Public Policy Update

We have all heard the saying, "If it ain't broke, don't fix it." And while that may be true for some things, it just "ain't so" when it comes to federal policy. Each year, Congress sits down to tinker with federal laws on the books and--regardless of how seemingly perfect a law may be at a given time--during the life of a law, the world around us changes. This renewal opportunity comes once every few years or so, but it presents lawmakers and the public with an important opportunity to take into account what is new and what has changed, and in the end to make our federal laws more relevant.

Congress has a busy agenda for its 108th session, including consideration of the Higher Education Act (HEA) of 1965. This law dictates federal post-secondary education policy. It is a complex law that is home to a number of familiar programs, including Pell Grants, Stafford Loans and Work-Study. HEA programs provide about $67 billion in aid and are intended to make the dream of college available to those who might not otherwise have a chance to pursue it. The law provides the framework for distributing resources--grants, loans and other forms of aid--to institutions of higher education, college students, high school students and nonprofit organizations.

APA has some obvious interest in this law. For example, APA accredits psychology programs, and this law defines accreditation procedures. In addition, APA advocates for HEA programs that provide assistance to students studying psychology.

Other APA interests in HEA are less apparently linked to its mission, but no less relevant to the APA goals of advancing psychology as a science, as a profession and as a means of promoting health, education and human welfare. These interests include HEA authorized: support for institutions like historically black colleges and universities, Hispanic-serving institutions and community colleges; Trio and Gaining Early Awareness and Readiness for Undergraduate Programs (GEAR UP), which provide student support and extracurricular learning opportunities for low-income, first-generation college students; teacher-quality provisions to assist prospective teachers with teaching preparation; antidrug and antibinge drinking provisions; campus-crime provisions; and other federal financial aid programs that support undergraduate and graduate study.

So what has changed since 1998 when the Higher Education Act was last reauthorized? A lot. The number of students pursuing careers in psychology has declined in recent years. That may not be so surprising given that the cost of pursuing a graduate degree has increased. In 1999-2000, nearly 72 percent of all doctoral students received financial support. When compared with other fields, a larger percentage of psychology doctorate recipients (19 percent) reported graduating with debt over $30,000. HEA can provide greater education assistance to students, including psychology students. APA has made recommendations to both Congress and the Bush administration to extend HEA loan cancellation to psychologists working in areas of national need and to make graduate aid available to students in the psychological sciences.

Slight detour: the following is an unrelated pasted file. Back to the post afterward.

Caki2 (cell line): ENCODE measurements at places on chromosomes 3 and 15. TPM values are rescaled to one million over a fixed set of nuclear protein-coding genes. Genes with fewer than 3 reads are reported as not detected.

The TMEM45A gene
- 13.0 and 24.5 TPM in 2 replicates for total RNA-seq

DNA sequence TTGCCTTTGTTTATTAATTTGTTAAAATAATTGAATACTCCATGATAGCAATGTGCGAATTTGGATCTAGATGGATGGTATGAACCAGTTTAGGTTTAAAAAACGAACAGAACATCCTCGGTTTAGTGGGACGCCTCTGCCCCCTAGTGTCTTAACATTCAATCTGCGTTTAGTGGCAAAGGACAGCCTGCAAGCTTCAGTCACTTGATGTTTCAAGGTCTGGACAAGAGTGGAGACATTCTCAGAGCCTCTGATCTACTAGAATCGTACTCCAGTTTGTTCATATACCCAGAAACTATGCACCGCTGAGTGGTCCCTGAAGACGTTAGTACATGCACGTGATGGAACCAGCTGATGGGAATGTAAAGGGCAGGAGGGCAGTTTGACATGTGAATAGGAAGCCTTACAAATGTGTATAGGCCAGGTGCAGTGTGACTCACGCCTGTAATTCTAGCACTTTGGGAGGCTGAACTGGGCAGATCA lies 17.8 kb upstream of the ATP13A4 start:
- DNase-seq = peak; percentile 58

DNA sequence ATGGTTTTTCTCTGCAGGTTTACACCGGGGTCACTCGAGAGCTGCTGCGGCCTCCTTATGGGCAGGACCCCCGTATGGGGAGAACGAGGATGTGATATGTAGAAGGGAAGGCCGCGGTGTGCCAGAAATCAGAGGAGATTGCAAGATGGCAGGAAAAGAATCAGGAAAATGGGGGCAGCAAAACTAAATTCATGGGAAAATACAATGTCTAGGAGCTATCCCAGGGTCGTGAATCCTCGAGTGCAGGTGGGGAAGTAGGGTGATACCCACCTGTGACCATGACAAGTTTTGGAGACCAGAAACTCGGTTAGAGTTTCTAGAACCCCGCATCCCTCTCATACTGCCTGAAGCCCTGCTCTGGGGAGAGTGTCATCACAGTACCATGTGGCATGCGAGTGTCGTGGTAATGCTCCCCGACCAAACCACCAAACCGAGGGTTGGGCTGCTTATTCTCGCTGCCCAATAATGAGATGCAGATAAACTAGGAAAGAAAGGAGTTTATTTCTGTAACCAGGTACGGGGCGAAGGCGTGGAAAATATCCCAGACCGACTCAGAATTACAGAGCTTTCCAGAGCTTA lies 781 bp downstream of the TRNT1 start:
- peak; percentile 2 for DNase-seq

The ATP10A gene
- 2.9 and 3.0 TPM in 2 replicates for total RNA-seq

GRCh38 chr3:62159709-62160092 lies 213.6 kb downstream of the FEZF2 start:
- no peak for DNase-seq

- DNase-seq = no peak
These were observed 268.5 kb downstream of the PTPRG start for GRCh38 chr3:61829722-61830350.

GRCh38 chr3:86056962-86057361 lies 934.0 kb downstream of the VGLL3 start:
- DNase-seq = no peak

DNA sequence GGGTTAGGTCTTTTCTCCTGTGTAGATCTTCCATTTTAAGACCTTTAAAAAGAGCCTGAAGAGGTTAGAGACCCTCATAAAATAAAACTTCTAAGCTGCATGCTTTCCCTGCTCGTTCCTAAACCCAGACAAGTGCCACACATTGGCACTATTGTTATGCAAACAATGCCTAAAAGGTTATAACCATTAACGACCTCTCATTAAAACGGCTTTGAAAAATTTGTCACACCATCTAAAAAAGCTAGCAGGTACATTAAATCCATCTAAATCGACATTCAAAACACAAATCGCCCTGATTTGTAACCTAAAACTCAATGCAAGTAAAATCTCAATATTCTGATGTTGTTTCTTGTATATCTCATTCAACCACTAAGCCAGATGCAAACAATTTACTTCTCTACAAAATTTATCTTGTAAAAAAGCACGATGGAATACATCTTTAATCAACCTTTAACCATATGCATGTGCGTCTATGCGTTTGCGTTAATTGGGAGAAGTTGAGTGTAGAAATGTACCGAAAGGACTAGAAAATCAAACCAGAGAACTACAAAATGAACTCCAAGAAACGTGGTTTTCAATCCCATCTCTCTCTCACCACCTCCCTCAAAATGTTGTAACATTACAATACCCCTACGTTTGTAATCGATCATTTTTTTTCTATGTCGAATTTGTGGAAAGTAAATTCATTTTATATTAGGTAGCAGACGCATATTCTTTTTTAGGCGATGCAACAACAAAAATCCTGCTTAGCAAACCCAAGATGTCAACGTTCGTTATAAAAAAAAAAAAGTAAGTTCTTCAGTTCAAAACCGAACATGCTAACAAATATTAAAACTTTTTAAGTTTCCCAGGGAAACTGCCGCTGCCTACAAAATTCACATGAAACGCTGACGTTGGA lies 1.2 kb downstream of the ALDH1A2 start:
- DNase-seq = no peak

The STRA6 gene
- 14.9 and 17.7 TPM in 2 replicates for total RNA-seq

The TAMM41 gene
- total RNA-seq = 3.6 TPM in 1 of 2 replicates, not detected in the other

Psychological researchers have made significant scientific discoveries in teaching and learning. Their work can and must inform our federal education policies. Based on what we know about improving student achievement, APA has made recommendations to the teacher quality title of HEA to bring psychological research to bear on teacher preparation.

Based on research by APA member Sherry A. Benton, PhD, Newsweek, The New York Times and The Chronicle of Higher Education have reported that, in 2001, 85 percent of college counseling centers reported seeing more students with "severe psychological problems," up from 56 percent reporting that in 1988. APA has recommended HEA provide the necessary support for college counseling centers to meet today's college students' array of needs. Many, for example, need help with how to study, how to live independently and how to cope with serious mental illness.

For APA's membership, HEA reauthorization is an opportunity to shine. We have a chance to make college more accessible, graduate study more affordable, careers in the public interest more pursuable and teaching more grounded in science. HEA is a good law--but one that can be made better if influenced and directed by psychology. For more details on APA's recommendations for HEA, visit the Public Policy Office Web site at www.apa.org/ppo/edppo.html. To help, e-mail ppo@apa.org.

--COMPILED BY APA'S PUBLIC POLICY OFFICE STAFF